— Los Angeles Clippers: This is the only time of the year when the Clippers trump the Lakers on the front pages of the L.A. sports sections. The Clippers hold a draft lottery party every year, it seems like, and most of their picks normally end up as fodder for stand-ups at The Laugh Factory on Sunset Strip. But this season, whoever is doing the picking, the Clippers made some solid decisions. Wake Forest’s Al-Farouq Aminu (6-8, 205) is a capable small forward and Kentucky’s Eric Bledsoe (6-1, 190) is not a starting point guard, but he could be a decent backup. But the biggest news of the day in Clipperland is that Blake Griffin, last year’s top overall pick who missed the entire season because of a knee injury, has been cleared to play.
— San Antonio Spurs: Year in and year out, head coach Gregg Popovich and GM R.C. Buford make excellent picks in the draft and this season is no different. With the 20th overall selection, the Spurs took Oklahoma State shooting guard James Anderson (6-5, 210), who many consider as the best shooter in the draft and San Antonio badly needs guys who can put the ball in the basket. Then, with the 49th pick, the Spurs nabbed center Ryan Richards (6-11, 230) from England. San Antonio has a history with picking international gems, and Richards could turn out to be a steal.
— Portland Trail Blazers: Billionaire owner Paul Allen fired GM Kevin Pritchard on the day of the draft. Then, to add salt to the wound, he made Pritchard work the rest of the night. On his final shift as Blazers GM, Pritchard selected Memphis guard Elliot Williams (6-4, 180). A lame pick for a lameduck GM. But who could blame him? The Blazers also traded small forward Martell Webster to Minnesota for forwards Luke Babbitt (6-9, 225, Nevada) and Ryan Gomes. Gomes could be a nice player, but Babbitt could be another Luke Jackson.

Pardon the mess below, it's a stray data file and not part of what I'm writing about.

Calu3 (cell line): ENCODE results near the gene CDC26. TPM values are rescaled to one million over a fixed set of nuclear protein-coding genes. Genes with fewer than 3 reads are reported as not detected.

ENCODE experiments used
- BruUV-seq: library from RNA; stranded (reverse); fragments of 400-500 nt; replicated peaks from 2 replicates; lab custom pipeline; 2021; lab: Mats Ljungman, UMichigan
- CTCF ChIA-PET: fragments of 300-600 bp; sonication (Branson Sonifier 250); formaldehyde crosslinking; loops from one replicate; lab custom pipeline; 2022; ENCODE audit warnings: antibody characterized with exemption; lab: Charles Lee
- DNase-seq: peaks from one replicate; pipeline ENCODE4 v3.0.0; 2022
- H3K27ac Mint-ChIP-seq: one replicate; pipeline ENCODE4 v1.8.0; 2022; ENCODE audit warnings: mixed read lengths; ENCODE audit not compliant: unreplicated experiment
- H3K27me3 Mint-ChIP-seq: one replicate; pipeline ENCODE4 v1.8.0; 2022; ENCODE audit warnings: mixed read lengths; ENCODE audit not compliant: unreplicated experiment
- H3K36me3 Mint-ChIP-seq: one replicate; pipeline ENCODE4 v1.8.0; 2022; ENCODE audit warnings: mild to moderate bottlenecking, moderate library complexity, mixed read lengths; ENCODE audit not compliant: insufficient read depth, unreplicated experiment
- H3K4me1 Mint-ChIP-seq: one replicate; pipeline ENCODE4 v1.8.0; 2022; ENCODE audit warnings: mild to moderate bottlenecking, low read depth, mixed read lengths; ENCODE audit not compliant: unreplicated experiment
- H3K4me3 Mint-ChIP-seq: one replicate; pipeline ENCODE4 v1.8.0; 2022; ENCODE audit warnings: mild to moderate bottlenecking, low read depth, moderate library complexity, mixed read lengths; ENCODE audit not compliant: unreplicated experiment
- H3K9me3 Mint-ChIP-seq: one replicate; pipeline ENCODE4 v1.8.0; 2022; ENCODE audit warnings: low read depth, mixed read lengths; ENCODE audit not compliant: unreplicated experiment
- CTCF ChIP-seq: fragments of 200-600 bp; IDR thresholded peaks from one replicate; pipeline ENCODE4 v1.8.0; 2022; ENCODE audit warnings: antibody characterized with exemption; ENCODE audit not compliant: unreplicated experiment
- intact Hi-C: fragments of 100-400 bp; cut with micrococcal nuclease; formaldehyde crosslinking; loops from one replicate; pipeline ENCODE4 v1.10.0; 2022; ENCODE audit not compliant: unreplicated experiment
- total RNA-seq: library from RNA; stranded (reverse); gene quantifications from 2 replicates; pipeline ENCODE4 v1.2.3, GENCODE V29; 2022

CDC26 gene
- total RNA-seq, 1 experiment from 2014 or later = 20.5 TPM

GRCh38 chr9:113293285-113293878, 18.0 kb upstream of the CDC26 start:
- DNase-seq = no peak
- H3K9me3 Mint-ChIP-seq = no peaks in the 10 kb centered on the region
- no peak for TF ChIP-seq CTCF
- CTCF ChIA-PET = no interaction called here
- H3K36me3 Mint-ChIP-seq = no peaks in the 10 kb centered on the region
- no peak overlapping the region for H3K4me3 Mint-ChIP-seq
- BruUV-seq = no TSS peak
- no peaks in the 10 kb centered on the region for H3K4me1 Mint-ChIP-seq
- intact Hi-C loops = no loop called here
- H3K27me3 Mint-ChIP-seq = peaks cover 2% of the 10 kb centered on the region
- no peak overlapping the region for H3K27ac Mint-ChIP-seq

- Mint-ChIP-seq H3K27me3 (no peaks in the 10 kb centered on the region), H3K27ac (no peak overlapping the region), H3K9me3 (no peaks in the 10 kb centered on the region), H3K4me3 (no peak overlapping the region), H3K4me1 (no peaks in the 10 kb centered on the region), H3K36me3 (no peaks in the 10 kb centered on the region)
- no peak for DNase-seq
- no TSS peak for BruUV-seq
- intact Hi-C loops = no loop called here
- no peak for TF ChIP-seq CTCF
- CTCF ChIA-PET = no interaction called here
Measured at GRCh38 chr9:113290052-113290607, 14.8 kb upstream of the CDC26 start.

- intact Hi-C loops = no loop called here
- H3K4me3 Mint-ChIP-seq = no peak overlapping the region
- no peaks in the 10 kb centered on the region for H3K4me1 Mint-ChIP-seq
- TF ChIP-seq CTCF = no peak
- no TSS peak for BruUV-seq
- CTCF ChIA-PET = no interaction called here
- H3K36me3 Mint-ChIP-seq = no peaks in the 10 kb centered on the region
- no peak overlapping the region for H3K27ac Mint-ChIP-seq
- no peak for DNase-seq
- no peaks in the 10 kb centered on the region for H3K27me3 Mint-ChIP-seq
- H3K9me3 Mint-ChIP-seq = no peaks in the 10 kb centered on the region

— Minnesota Timberwolves: The Timberwolves keep taking athletes who like to run, but then they try to fit them in a triangle. It won’t work. I’d like to think Syracuse forward Wesley Johnson (6-7, 195), taken fourth overall, will be a stud but, for some reason, I keep seeing Hakim Warrick or John Wallace. Outside of Carmelo Anthony, Syracuse players tend to flame out in the NBA and Johnson could fall into that category.
— Orlando Magic: The Magic selected Kentucky center Daniel Orton (6-10, 255) in the first round. Orton averaged 3 points a game as DeMarcus Cousins’ backup and had trouble with keeping his weight down. Now, unless Orlando has plans of trading Marcin Gortat, they now have a logjam at the center position. Dwight Howard, obviously, is the starter and Gortat is an excellent backup. So where does that leave Orton?
— Atlanta Hawks: The Hawks not only didn’t address their needs in the frontcourt, but they seem to be planning for life without All-Star Joe Johnson. Atlanta swapped first-round picks with New Jersey, acquiring scoring guard Jordan Crawford (6-4, 195), and then took Pape Sy (6-7, 225) from the Senegal in the second round. Jordan Crawford is basically Jamal Crawford, so the Hawks have too many Crawfords on the roster.
— New York Knicks: The Knicks might as well have taken the day off because they basically have put all their chips in the LeBron James sweepstakes. Andy Rautins (6-5, 193) and Landry Fields (6-5, 185)? Are you kidding me? That’s the best they can do? It’s LeBron or Bust in NYC.
— University of Kentucky: Coach John Calipari was shedding a tear a little bit Thursday night. For one, he was happy his guys all went in the first round. Secondly, he knows he’s got some serious rebuilding (or reloading) in Lexington. But don’t feel too bad for Coach Cal because he’s got another stout freshman class coming in this season.